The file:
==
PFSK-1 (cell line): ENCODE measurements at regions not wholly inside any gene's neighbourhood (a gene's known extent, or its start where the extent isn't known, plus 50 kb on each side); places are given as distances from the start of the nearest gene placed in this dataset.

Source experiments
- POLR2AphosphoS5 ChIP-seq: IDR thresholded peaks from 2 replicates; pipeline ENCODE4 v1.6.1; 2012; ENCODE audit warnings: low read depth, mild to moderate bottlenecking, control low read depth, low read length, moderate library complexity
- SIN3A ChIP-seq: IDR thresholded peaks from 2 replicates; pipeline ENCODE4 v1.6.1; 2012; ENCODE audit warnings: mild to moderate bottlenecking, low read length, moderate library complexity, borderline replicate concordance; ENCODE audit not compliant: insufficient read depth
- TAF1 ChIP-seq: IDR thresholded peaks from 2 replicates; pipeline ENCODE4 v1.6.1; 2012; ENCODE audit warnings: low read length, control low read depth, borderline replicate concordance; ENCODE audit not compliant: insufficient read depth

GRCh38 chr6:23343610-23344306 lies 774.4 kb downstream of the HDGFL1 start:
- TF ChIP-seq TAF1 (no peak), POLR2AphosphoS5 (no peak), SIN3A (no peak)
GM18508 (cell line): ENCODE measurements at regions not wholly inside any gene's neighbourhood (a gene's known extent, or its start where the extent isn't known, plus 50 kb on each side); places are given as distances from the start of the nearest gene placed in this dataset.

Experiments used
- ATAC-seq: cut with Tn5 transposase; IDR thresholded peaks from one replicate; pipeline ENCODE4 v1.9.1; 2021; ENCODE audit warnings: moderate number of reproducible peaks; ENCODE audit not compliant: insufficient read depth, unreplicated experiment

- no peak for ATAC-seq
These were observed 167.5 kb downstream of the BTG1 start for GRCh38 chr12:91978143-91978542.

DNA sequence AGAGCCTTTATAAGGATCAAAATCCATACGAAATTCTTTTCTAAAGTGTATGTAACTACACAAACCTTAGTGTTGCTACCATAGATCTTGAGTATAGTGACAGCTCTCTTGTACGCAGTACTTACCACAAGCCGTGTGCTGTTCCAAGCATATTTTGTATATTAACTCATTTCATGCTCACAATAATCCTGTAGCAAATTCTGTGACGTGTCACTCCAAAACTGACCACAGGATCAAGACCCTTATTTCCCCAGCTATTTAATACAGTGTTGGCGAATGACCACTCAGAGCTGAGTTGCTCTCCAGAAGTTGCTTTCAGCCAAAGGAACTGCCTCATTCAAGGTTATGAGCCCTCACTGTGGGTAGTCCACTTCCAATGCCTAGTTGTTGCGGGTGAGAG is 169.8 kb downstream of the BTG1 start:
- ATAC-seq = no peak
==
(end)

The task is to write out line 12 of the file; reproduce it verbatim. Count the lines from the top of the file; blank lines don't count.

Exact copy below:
These were observed 167.5 kb downstream of the BTG1 start for GRCh38 chr12:91978143-91978542.